University of Alabama Judicial Affairs, which enforces the Student Code of Conduct, disciplined 518 students for generic alcohol violations in 2010, according to the Campus Security and Fire Safety Report. The number has nearly doubled in four years from 270 violations in 2007. Auburn University disciplined 69 students for alcohol offenses, and the University of Florida and Ole Miss both disciplined 120, according to their respective reports. Cathy Andreen, director of media relations, said in an emailed statement that comparing the University to other academic institutions might invoke a false standard of reference. “Each University is unique, as is each city,” she said. “The percentage of students living on campus, the campus environment, student demographics, the reporting environment and a number of other factors contribute to the numbers reflected in the CSR reports; therefore, caution should be used in comparing statistics from one university to the next.” Several experts, however, said that these numbers point to a culture that energizes college drinking, and that

alcohol violations will persist into the academic year. The national popularity of binge drinking on college campuses has stayed steady for three decades with 40 to 44 percent of students drinking more than the National Institute of Health recommends, said Delynne Wilcox, assistant director of health promotion and wellness for the Student Health Center. “The good side is that it’s not getting worse; the bad side is that we’re stuck,” she said. The National Institute on Alcohol Abuse and Alcoholism defines binge drinking as a pattern of drinking that brings a person’s blood alcohol concentration to 0.08 grams percent or above, which usually happens when men consume five or more drinks or when women consume four or more drinks in about two hours. “We elders worry that the culture of heavy drinking is moving beyond experimentation to an on-going lifestyle in which there is never a return to moderation,” said Lisa Dorr, an associate professor of history who served on the Alcohol Strategic Health Team years ago. “If that’s true, that is a big problem for society.”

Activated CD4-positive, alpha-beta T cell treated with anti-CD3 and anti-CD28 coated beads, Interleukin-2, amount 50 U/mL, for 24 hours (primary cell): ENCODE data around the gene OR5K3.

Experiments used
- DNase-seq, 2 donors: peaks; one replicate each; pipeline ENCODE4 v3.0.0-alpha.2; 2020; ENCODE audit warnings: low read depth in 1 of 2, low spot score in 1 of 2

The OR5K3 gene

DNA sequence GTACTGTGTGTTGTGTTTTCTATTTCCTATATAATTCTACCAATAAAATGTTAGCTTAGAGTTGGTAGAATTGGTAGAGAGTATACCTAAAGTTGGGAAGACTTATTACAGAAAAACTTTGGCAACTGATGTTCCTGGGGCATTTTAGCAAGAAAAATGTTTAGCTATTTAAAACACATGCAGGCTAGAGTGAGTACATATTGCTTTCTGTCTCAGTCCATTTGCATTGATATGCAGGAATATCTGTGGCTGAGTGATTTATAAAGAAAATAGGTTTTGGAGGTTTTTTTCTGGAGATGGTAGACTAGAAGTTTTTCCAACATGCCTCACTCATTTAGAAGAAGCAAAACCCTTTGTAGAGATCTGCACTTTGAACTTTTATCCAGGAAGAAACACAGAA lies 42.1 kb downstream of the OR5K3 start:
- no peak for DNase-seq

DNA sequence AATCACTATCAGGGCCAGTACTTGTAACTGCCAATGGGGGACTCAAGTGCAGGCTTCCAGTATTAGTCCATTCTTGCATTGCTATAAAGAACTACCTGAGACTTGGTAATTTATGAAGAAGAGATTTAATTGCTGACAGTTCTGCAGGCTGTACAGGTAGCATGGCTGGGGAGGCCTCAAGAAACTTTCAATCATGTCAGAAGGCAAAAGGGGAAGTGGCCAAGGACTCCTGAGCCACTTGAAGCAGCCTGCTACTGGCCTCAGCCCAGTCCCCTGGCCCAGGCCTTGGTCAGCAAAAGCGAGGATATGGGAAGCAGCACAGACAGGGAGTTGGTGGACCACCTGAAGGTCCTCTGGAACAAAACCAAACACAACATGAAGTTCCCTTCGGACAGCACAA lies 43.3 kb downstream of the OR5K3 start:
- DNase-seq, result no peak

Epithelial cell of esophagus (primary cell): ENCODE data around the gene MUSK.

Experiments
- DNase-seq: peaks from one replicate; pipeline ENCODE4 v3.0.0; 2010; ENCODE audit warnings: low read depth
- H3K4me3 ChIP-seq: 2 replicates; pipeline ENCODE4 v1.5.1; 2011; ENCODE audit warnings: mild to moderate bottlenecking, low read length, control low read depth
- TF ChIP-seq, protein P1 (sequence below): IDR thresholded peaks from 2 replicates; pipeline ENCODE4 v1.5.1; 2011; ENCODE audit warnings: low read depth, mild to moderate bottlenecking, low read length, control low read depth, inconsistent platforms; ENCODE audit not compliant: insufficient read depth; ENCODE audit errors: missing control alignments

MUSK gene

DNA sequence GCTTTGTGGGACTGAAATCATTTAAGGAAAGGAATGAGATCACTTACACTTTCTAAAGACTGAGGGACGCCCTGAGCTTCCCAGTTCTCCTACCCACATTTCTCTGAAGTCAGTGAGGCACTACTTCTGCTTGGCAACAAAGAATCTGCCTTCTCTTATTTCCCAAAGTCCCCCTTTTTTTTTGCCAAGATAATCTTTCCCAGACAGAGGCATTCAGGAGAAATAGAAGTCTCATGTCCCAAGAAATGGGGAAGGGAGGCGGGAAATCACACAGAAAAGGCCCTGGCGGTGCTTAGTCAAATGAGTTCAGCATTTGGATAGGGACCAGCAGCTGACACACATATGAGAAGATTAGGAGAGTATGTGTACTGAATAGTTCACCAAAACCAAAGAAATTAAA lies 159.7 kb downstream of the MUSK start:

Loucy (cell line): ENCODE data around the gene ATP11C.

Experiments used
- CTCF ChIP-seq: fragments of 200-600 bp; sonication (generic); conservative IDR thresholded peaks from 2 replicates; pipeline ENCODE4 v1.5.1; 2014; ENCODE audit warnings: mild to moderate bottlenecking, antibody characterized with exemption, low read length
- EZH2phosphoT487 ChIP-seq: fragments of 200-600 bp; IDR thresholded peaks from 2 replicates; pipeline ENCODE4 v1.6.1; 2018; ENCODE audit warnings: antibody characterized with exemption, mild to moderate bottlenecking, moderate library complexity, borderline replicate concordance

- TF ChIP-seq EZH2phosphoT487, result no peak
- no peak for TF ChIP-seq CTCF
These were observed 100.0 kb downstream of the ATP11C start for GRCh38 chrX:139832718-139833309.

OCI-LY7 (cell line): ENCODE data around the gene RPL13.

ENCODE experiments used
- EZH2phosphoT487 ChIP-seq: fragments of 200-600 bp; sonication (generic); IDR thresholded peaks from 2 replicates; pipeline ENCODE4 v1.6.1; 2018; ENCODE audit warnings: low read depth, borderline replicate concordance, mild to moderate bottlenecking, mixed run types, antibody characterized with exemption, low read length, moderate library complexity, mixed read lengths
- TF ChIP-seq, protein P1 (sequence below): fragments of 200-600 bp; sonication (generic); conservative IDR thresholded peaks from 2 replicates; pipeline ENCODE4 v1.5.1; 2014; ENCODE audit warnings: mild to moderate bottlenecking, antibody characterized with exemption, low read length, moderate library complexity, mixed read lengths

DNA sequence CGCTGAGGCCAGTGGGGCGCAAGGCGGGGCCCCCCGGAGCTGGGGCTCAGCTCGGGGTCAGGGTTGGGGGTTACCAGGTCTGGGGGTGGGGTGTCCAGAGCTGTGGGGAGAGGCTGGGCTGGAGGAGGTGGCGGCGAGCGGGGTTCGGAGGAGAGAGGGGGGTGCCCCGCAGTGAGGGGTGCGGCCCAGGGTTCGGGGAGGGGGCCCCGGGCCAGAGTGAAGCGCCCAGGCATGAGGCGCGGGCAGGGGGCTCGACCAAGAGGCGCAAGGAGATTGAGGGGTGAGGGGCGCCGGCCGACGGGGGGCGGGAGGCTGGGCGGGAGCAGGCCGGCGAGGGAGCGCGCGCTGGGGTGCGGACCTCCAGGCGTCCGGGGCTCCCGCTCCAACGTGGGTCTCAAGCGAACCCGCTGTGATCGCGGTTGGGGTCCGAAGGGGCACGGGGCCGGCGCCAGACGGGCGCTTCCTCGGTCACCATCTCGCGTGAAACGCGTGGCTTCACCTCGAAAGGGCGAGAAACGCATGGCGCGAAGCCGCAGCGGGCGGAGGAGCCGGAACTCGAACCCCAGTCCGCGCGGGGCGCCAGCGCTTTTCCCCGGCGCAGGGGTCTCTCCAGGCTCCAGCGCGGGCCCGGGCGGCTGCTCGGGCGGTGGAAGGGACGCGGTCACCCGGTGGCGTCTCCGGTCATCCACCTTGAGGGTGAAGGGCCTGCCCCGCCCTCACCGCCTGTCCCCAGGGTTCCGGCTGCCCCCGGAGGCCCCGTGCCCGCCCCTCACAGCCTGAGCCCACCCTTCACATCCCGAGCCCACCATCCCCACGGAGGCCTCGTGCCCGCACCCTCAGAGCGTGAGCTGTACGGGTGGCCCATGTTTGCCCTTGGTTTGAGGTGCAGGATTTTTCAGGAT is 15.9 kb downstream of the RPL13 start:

P.O. Box 870170 Tuscaloosa, AL 35487 Newsroom: 348-6144 | Fax: 348-8036 | Advertising: 348-7845 | Classifieds: 348-7355 Letters, op-eds: Press releases, announcements:

Briefs ........................2

Sports .......................6

Opinions ...................4



Classifieds .................7